Online Eye Movement Desensitisation and Reprocessing for complex trauma: A feasibility trial of EMDR and AI-EMDR for attachment-informed complexity

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Image: Christine Ramsey-Wade and Beverly Coghlan, Research Officer from EMDR UK, on the left, after a recent site visit.

Senior Lecturer in Counselling Psychology Christine Ramsey-Wade will be collaborating with EMDR UK to run a pilot feasibility trial, comparing the delivery of two different versions of Eye Movement Desensitisation and Reprocessing (EMDR) online for people who have complex trauma histories.

EMDR is a well-established psychotherapy which aims to support clients to process adverse or traumatic life experiences, so that they can re-build their lives.

The aim of the study is to test the feasibility of a research study design for a future randomised controlled trial (RCT) examining the efficacy of online Attachment-Informed EMDR and online standard EMDR for clients with attachment-informed complexity.

The primary research question is whether the proposed RCT design would be feasible for a full trial, seeking to test whether an explicitly attachment-informed approach to EMDR is at least as effective as the Standard Protocol in reducing and reprocessing stories of complex trauma. 

The original or Standard Protocol for EMDR set out eight treatment phases: history-taking, preparation, assessment (including exploring cognitions, beliefs and schemas around the event), desensitisation to the trauma, installation of processing, body scan, closure and re-assessment.  Shapiro (2018) set out the 8-phase treatment model clearly in her original EMDR protocol, which will be used for the active control arm of the RCT design under study in this feasibility trial.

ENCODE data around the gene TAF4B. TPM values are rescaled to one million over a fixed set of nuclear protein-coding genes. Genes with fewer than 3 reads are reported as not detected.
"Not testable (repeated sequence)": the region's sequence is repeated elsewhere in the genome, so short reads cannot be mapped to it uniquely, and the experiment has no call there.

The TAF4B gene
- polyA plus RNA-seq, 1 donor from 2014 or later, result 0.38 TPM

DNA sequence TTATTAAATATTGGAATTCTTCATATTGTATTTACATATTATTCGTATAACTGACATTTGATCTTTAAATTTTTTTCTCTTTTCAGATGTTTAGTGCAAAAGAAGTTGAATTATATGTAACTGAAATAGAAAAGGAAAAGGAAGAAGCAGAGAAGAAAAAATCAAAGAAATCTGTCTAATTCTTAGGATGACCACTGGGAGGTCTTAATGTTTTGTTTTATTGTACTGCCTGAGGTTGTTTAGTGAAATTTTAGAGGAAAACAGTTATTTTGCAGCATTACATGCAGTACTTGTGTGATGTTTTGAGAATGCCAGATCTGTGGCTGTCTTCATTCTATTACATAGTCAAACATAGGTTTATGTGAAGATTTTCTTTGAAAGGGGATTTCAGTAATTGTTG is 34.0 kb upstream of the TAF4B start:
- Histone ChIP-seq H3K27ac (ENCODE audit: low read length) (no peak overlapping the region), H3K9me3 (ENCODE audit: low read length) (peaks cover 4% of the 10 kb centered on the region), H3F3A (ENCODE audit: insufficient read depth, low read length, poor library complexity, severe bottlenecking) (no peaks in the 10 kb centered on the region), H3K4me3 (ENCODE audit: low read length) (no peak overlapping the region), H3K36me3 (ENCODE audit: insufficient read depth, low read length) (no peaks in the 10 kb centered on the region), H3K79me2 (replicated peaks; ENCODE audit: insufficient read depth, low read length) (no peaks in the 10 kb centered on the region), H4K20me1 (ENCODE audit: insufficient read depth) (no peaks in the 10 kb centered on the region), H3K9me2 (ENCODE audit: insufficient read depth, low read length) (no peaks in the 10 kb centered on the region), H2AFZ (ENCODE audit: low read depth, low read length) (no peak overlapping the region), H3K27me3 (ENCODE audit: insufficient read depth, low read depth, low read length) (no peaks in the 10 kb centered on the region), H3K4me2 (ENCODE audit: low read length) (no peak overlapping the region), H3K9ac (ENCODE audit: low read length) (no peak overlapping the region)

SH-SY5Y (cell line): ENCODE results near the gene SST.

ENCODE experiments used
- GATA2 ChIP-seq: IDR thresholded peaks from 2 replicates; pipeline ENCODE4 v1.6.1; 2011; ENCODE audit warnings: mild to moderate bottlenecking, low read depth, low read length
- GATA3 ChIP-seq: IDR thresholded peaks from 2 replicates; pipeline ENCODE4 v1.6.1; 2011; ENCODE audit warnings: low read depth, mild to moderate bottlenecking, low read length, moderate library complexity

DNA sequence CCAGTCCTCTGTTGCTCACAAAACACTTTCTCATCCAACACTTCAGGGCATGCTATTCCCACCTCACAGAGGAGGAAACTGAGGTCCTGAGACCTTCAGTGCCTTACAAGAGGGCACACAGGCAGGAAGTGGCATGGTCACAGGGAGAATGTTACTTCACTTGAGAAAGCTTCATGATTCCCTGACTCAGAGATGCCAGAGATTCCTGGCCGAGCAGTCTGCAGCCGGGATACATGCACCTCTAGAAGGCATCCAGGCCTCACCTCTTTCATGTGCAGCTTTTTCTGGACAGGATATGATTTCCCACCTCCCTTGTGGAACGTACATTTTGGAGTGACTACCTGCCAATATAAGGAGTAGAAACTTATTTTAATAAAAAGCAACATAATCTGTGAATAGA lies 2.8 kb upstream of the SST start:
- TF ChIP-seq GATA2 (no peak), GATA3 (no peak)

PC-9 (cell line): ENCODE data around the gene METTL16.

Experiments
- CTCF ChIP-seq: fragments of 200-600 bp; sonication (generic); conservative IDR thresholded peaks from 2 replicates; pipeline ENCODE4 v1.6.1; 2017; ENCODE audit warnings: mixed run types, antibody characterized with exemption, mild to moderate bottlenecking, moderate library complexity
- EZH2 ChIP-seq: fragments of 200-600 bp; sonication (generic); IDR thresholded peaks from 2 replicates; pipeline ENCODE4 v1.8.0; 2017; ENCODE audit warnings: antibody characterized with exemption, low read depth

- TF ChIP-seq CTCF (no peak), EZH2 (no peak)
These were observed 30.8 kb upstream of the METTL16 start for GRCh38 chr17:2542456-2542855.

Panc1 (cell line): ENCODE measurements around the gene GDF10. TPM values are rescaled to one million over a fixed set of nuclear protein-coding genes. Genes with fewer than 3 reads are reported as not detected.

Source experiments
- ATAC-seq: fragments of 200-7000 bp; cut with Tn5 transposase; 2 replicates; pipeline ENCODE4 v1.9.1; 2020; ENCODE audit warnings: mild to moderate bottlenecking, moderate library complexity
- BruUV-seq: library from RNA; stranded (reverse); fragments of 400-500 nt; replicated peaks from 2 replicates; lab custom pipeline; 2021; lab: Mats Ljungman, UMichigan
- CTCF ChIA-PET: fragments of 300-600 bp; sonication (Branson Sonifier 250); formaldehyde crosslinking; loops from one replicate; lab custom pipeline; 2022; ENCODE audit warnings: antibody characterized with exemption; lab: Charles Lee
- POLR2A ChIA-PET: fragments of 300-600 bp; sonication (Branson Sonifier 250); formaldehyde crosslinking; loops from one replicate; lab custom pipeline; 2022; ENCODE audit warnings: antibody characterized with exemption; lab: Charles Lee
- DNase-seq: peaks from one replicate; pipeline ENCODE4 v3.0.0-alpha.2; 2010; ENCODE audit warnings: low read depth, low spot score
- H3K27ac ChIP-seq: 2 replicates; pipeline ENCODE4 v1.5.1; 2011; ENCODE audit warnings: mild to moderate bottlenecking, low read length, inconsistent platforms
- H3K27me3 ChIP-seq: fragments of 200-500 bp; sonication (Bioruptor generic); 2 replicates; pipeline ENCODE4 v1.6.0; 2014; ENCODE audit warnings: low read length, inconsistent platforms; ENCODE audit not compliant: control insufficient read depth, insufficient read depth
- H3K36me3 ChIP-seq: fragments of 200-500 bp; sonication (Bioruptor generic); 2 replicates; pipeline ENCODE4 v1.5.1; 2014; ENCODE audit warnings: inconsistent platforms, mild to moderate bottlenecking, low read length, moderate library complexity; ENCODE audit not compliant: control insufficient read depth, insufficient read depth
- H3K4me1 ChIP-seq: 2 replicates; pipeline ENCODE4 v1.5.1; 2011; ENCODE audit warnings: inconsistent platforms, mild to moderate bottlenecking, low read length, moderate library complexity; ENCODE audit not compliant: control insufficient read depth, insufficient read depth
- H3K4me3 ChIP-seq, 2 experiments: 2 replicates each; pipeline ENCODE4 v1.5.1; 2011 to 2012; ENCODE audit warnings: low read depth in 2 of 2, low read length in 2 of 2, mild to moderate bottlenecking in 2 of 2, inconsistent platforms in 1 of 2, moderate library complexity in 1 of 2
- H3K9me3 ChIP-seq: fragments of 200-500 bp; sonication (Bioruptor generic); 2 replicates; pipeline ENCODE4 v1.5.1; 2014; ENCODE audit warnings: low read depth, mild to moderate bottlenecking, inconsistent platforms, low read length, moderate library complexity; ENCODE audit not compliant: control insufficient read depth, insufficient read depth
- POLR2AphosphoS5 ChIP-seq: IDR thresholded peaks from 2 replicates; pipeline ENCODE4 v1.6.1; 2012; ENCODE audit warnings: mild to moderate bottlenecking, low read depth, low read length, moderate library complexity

As shame can be a barrier to accessing trauma-focused psychotherapy (Cummings and Baumann, 2021), it is important to continue to research trauma-focused therapies that rely less on verbal accounts of traumatic experiences and the cognitions around this to make services as accessible and effective as possible, which is what this feasibility trial sets out to do.

Christine commented:

“I am delighted to be collaborating with EMDR UK, and in particular the East Anglia branch, on this exciting new research project – the first collaboration between UWE Bristol and EMDR UK.  While the evidence base around EMDR is relatively strong, there is a need for further research on online EMDR and on EMDR for complex trauma.  We also need to show that any variations on the standard protocol are at least as effective as the original.  This project will explore how best to research these areas. ”

More information about Christine Ramsey-Wade.

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